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Sunday, June 19, 2016

12 Days Until I Marry the Love of My Life!

It's pretty amazing that after 40 years of being on this Earth, I'll finally be married. Dating didn't come natural for me from the very beginning. In high school I never had a girlfriend. In university, I just started dating and didn't really know how to do it. From the ages of 21-27, I was immature and fell in love with women that I thought were too strong-willed like my mom. When I felt that they were too strong-willed, I would run away from the issue instead of fixing it. I wasn't good at handling conflicts and fixing problems. I just wanted to escape if things got difficult.

When I was 27, I came to Korea to live on my own and to teach English to elementary and middle school students. I went through stressful times and felt like I needed a woman for stability. At the same time, I just hated being single. My first relationship had a hot temper, so that didn't last. I dated a girl that I thought was my dream girl but she was young and found another guy. I dated a sweet, Christian girl, and thought she could be the one but I couldn't speak any Korean at the time and she couldn't speak any English. In a nutshell, my first year had some great moments but it was very frustrating overall.

As I got more adapted to dating in Korea, I got too selective. I wanted to find the perfect match: Cute, Christian, and someone who would support me. When I would find a Christian, and if I was physically attracted to her, she would be looking for the perfect guy and I wasn't that guy. When I found a woman that was physically attractive and liked me, she usually wasn't Christian. I dated a couple of those kinds of ladies, but realized that the relationship was too superficial. She had to have God in her life or I would just continue the search. However, I also needed spark to coincide with that.

In spring of 2014, the search was about to be over. I found a woman on a Christian dating website called It was amazing since few women on that site lived in Korea. On top of that most of the women that lived in Korea on that site were inactive. Then Eunhee sent me a message that was completely unexpected.  She told me that she liked my profile because I said "I am looking for  a long term relationship."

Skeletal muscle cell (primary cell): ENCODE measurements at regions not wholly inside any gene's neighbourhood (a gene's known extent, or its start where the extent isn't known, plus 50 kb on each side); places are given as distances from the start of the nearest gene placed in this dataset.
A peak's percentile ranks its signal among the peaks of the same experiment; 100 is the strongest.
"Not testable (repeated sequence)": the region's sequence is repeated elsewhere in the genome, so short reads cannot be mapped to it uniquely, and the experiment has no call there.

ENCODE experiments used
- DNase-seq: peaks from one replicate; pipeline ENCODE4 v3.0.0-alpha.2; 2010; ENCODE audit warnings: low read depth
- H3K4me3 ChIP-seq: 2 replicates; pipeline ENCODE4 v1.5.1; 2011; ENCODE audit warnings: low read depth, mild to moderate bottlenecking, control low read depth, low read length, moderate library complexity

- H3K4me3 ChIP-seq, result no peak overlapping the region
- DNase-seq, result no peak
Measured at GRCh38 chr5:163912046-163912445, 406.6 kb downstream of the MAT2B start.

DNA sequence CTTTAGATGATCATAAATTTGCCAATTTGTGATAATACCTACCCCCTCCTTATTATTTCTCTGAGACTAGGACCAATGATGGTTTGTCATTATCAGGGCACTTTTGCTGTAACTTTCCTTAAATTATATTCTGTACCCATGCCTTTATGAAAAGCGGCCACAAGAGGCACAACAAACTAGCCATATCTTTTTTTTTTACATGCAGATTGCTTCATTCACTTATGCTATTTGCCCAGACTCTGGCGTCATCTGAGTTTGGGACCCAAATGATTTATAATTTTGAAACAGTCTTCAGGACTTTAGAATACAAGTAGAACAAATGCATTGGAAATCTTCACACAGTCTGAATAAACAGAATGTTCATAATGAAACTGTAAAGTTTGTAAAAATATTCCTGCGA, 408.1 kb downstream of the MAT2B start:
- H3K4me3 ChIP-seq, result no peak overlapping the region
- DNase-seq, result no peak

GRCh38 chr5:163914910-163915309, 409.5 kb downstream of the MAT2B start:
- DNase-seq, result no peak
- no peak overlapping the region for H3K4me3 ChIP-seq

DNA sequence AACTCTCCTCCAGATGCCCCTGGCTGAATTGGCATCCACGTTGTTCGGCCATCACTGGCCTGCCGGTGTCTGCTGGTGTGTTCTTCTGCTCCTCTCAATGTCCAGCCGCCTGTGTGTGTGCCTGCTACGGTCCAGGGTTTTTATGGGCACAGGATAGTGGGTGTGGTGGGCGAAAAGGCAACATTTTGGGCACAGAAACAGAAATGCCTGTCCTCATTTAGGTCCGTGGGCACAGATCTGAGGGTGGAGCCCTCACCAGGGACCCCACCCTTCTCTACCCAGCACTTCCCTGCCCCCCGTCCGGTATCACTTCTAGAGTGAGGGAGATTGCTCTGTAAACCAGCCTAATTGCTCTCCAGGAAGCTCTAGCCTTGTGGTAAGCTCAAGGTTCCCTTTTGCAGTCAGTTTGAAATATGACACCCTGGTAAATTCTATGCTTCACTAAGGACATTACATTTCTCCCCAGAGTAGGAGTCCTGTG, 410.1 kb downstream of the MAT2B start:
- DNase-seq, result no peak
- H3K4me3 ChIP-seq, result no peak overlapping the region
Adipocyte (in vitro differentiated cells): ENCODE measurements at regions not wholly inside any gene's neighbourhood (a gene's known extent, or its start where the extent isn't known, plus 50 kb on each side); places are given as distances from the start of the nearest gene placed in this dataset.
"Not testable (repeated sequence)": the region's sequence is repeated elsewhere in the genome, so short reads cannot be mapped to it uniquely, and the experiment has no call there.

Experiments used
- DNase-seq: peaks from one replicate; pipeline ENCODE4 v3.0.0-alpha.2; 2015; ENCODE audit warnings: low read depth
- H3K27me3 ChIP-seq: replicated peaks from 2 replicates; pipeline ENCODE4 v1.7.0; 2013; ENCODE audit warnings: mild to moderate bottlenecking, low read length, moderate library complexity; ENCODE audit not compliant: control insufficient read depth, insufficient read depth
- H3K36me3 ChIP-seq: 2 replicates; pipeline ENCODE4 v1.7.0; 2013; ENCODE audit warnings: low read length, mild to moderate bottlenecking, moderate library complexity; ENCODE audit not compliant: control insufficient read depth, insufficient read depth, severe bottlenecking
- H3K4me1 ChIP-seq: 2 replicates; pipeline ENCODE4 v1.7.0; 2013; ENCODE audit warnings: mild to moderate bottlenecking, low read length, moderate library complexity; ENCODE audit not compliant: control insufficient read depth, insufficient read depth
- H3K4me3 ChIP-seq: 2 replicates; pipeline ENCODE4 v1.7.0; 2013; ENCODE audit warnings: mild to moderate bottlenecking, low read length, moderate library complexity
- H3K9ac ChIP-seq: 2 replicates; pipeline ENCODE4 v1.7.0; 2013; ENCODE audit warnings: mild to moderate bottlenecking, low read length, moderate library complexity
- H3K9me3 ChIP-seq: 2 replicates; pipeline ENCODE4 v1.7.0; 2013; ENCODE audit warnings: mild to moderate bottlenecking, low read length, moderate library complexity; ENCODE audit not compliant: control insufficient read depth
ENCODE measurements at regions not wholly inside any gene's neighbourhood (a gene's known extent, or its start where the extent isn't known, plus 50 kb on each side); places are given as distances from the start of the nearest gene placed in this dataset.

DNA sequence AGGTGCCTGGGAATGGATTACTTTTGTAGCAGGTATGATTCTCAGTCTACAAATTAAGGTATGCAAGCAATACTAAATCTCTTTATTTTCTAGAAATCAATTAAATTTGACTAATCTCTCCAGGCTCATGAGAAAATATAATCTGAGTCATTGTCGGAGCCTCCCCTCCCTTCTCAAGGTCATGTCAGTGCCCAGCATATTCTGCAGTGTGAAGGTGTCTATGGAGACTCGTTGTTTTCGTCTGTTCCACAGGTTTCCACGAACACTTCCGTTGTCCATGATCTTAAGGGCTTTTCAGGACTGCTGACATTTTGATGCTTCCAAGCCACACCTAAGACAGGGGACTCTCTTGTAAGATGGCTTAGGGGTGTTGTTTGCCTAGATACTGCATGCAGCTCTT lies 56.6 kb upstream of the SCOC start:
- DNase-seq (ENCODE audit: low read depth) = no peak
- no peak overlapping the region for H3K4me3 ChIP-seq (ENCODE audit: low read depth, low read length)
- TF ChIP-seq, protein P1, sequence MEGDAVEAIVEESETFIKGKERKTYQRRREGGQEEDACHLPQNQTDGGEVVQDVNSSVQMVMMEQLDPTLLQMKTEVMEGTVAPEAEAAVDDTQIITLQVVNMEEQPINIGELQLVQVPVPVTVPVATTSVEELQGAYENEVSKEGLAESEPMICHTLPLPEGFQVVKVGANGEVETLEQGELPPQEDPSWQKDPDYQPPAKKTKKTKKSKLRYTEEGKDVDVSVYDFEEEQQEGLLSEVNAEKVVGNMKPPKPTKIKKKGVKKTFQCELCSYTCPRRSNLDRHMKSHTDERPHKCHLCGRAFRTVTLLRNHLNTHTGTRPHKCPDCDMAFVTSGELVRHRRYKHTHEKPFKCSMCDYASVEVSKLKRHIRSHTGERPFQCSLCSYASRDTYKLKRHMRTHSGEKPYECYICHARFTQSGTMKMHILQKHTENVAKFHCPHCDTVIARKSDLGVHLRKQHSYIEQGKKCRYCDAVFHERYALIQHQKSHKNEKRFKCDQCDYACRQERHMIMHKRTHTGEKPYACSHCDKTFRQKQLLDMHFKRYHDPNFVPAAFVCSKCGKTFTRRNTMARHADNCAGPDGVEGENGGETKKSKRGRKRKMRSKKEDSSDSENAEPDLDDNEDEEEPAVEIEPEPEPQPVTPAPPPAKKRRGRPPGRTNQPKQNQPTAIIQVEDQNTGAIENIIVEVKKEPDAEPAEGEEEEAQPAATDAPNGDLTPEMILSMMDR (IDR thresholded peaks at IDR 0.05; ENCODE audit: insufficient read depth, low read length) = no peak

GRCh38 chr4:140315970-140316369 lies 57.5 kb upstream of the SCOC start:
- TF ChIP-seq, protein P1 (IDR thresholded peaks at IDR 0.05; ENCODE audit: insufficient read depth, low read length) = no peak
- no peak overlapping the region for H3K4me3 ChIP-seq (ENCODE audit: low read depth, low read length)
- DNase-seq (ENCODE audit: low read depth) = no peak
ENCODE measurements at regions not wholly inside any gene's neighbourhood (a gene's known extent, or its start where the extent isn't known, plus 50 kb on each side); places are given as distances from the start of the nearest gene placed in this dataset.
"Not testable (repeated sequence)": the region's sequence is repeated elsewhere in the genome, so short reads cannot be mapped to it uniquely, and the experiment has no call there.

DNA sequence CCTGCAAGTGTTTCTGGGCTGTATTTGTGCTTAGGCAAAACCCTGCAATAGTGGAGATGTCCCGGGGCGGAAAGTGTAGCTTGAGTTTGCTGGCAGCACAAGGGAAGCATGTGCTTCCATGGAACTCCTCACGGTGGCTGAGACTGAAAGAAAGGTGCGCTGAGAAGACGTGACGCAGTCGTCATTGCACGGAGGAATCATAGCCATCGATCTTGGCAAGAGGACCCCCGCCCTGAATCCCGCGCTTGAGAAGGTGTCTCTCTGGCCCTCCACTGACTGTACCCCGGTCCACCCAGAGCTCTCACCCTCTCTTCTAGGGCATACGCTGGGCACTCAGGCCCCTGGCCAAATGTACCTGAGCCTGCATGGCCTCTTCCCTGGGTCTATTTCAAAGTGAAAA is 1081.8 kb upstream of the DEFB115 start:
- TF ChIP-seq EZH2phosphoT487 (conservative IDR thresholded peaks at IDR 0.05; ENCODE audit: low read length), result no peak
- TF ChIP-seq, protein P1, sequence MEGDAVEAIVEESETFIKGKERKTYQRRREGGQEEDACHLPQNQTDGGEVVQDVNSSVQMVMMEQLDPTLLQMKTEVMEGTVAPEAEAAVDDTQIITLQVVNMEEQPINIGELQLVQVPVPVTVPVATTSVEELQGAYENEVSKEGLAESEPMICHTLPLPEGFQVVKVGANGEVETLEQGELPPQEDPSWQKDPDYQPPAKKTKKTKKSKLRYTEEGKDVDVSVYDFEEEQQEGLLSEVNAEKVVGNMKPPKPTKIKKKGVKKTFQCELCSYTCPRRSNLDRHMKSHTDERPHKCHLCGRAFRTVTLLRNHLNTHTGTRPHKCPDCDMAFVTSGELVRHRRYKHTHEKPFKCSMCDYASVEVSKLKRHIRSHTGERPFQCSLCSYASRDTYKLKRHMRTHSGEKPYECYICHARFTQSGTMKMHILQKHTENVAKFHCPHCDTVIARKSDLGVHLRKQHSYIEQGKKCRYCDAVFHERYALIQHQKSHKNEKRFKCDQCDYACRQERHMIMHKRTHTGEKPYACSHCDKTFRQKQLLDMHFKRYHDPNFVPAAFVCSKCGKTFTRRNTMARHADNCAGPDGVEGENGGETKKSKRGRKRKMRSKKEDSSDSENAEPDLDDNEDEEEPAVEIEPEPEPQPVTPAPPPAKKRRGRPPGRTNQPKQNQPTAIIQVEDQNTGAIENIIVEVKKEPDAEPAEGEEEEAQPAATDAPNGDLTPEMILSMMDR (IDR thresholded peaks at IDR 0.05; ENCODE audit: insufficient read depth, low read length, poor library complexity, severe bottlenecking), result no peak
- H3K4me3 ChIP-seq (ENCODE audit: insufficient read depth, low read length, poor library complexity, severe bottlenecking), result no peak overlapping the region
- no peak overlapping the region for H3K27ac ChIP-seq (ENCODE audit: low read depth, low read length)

On May 10, 2014, we met for the first time. She seemed nervous and a bit cautious but something intrigued me about her. Not only was she cute, but she said she was giving up her job in trade to become a missionary. Wow! A woman of God! Then I asked her where she was going. She said she wanted to be a missionary in the country where she was from: China. For about 6 months, I struggled to deal with that since I told myself that I never wanted to live in China. I had a really bad travel experience in Shanghai in 2011 and after that trip, I pretty much canceled China off my list as places to live in the future. Lo and bohold, the Lord had other plans five years later. We started dating on May 28, 2014 and everyday had gotten better and better especially after the six-month mark.

I proposed at the Grand Hyatt near Samseong Station on the year after our one-year anniversary. It was a very special night of champagne, steak, cake, and her accepting my proposal. I knew that I made the right decision! She was so happy and she had no idea that the proposal was coming. She did say that I was acting a bit weird but it was because I was nervous and wanted the timing to be exactly right.